Joan Smith: Can't be too thin? Oh yes you can

When Samantha Cameron was pictured looking sombre during a show at London Fashion Week, insiders hastily explained that it's not the done thing to reveal emotion when you're sitting in the front row. A more obvious explanation for SamCam's expression is that she couldn't believe her eyes as the Swedish model Chloe Memisevic glided down the catwalk, looking like a woman who is barely acquainted with the concept of a proper meal. Apparently Memisevic is hugely in demand by labels such as Erdem, and that's more important than that she looks malnourished.

Of course the Prime Minister's wife might also have had the disconcerting sensation of being caught in a time warp. In 2011, another crop of stick-thin models is parading on catwalks and once again a very thin woman is about to marry into the royal family. No one is suggesting that Kate Middleton has an eating disorder but I experienced a sharp intake of breath when I saw her wearing that blue Issa dress in her engagement photo. Issa's designer, Daniella Helayel, says the inspiration for her latest collection is Wallis Simpson, Duchess of Windsor, otherwise known as the woman who told one of the biggest untruths of the 20th century: a woman can't be too rich or too thin.

The royal family has painful memories to prove how dangerous that myth is. Lady Diana Spencer's weight dropped alarmingly as her wedding approached in 1981, signalling the beginning of what turned out to be a lengthy struggle with an eating disorder.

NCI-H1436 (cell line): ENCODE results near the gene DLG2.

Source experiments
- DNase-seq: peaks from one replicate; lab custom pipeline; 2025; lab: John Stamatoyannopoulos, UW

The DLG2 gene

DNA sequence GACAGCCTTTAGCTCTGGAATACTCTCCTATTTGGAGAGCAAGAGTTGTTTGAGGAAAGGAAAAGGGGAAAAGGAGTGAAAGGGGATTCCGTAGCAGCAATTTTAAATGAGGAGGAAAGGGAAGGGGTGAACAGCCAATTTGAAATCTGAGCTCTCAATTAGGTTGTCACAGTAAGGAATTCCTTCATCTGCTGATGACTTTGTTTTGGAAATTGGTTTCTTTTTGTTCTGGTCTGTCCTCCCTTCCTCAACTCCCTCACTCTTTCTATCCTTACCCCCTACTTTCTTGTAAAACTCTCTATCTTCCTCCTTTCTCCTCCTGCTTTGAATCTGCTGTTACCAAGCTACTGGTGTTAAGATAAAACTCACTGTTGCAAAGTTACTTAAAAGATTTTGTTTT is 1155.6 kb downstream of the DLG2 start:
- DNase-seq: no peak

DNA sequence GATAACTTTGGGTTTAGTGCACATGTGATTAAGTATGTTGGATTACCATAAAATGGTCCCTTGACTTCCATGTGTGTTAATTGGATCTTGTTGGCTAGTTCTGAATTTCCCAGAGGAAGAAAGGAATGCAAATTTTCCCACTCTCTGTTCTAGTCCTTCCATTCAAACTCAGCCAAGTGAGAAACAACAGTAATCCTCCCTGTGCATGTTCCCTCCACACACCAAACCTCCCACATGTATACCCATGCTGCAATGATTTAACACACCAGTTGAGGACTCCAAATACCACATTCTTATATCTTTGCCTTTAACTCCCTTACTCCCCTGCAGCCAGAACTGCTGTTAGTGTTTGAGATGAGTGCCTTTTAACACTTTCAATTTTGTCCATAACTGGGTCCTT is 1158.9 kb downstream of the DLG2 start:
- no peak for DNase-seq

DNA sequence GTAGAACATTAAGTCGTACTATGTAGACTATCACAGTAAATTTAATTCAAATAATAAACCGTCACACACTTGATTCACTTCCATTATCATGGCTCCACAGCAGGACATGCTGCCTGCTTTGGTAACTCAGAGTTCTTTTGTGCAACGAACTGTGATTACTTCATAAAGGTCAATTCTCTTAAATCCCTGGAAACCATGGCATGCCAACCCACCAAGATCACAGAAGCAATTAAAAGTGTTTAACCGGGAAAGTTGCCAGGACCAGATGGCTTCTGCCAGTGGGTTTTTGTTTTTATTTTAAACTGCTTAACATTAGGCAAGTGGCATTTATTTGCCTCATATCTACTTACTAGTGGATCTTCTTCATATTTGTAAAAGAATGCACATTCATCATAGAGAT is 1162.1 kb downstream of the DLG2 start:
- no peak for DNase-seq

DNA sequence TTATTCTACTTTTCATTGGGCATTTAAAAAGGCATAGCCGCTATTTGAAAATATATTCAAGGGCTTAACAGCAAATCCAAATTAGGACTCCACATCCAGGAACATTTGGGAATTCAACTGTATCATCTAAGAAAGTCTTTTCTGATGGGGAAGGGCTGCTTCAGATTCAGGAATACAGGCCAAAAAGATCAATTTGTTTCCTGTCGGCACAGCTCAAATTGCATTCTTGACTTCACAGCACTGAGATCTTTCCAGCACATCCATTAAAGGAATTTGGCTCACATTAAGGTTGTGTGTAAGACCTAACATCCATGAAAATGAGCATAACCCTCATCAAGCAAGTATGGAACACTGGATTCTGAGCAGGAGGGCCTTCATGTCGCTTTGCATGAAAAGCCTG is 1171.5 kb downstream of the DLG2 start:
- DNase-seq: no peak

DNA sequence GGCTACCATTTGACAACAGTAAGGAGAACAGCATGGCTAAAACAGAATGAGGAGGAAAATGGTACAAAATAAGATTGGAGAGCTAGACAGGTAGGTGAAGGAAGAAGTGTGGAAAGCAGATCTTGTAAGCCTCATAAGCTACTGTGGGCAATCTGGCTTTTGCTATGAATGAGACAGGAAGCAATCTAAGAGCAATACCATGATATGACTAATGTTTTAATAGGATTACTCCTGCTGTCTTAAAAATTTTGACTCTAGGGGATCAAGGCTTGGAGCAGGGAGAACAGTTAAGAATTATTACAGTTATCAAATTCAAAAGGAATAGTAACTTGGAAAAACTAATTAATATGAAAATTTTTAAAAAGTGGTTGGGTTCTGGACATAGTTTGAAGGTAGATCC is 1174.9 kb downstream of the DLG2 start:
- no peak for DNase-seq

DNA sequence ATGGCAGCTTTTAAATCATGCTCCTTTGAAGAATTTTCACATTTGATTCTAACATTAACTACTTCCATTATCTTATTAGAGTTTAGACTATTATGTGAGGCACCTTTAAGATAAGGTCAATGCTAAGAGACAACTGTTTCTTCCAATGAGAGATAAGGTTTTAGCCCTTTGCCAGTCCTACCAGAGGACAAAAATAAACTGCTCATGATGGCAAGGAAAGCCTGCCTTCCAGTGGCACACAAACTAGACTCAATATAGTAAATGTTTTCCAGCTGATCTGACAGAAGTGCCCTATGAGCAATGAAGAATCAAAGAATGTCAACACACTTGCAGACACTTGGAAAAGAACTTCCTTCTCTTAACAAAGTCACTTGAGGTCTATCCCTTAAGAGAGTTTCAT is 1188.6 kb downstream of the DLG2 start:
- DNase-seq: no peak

Diana started out as a chubby teenager, recorded by a photographer in an unguarded moment at the nursery where she worked. Her struggle with bulimia was an open secret for years before she decided to talk about it publicly, leading to an increase in diagnoses of bulimia and anorexia. After her campaign to raise awareness about the effect of eating disorders, it's hard to imagine the late Princess being anything but horrified by the cult of near-starvation on display at London Fashion Week.

Chloe Memisevic is not the only model whose extreme body shape has caused astonishment. Martyna Budna's jutting shoulders and visible ribs put me in mind of parts of the globe where the population faces a daily struggle to eat. I know that the currency of fashion is fantasy, but the industry has become so divorced from reality that it's promoting a look that millions of starving people in developing countries would give anything to avoid. I've seen children with distended bellies in West Africa, and adults suffering the effects of poor nutrition in childhood, and I'm not amused by the spectacle of adult women being encouraged to impose similar privations on themselves.

It's important, I think, to lay the blame for this decadent phenomenon at the right door. I don't blame aspiring models, who look at the stars of the catwalk and get the message that high fashion doesn't want healthy women; I flinch when I see photographs from this year's shows, and wish that someone would persuade those women to eat a three-course meal. We know that anorexia kills: the US-based National Association of Anorexia and Associated Diseases estimates that up to 24m people have an eating disorder and one fifth will die from complications.

Last year the short life of Isabelle Caro, the French model who became the face of a controversial anti-anorexia campaign, came to a tragic end when she died at the age of 28. At one point in her life, Caro weighed only 55lb, and images from the campaign still have enormous power to shock. Another model, Ana Carolina Reston, died at the age of 21, while Luisel Ramos was only a year older when she expired, having reportedly lived on lettuce leaves and diet drinks. If aspiring to become a top model puts young women at risk of a near-death experience, I think we can understand why Mrs Cameron looked so glum.

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